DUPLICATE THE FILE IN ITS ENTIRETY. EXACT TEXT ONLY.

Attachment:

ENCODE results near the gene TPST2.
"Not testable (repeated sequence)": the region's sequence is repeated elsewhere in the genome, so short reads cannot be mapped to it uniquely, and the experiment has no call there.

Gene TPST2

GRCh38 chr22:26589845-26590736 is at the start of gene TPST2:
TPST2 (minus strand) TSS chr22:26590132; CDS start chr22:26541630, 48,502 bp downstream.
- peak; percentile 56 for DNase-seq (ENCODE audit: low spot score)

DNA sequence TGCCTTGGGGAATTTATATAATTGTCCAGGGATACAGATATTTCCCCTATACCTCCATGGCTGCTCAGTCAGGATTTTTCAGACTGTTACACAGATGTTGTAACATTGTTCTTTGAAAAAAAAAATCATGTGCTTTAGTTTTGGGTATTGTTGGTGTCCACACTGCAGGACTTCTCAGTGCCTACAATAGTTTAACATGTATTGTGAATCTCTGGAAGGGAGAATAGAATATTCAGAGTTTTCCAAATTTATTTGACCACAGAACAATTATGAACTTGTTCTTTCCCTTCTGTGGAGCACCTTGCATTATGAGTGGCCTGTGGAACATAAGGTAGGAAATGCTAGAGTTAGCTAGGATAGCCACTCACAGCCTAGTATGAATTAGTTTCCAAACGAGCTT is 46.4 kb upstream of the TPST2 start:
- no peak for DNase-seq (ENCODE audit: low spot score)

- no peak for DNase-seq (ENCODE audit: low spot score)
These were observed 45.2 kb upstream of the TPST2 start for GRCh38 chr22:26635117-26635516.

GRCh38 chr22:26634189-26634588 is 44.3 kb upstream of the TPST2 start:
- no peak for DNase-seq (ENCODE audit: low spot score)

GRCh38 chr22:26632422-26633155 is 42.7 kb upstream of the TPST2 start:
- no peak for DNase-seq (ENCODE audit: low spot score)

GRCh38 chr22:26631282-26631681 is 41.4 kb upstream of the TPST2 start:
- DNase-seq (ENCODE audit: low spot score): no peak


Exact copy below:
ENCODE results near the gene TPST2.
"Not testable (repeated sequence)": the region's sequence is repeated elsewhere in the genome, so short reads cannot be mapped to it uniquely, and the experiment has no call there.

Gene TPST2

GRCh38 chr22:26589845-26590736 is at the start of gene TPST2:
TPST2 (minus strand) TSS chr22:26590132; CDS start chr22:26541630, 48,502 bp downstream.
- peak; percentile 56 for DNase-seq (ENCODE audit: low spot score)

DNA sequence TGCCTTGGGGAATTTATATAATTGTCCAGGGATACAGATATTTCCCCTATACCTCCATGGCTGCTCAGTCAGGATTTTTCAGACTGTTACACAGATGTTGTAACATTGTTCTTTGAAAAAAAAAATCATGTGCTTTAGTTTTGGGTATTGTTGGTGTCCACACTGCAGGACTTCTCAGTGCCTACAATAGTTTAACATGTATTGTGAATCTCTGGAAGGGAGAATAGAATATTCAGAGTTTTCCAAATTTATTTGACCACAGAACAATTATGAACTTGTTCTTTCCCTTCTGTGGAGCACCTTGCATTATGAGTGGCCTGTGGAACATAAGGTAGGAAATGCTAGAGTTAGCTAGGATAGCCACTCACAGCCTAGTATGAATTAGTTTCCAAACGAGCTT is 46.4 kb upstream of the TPST2 start:
- no peak for DNase-seq (ENCODE audit: low spot score)

- no peak for DNase-seq (ENCODE audit: low spot score)
These were observed 45.2 kb upstream of the TPST2 start for GRCh38 chr22:26635117-26635516.

GRCh38 chr22:26634189-26634588 is 44.3 kb upstream of the TPST2 start:
- no peak for DNase-seq (ENCODE audit: low spot score)

GRCh38 chr22:26632422-26633155 is 42.7 kb upstream of the TPST2 start:
- no peak for DNase-seq (ENCODE audit: low spot score)

GRCh38 chr22:26631282-26631681 is 41.4 kb upstream of the TPST2 start:
- DNase-seq (ENCODE audit: low spot score): no peak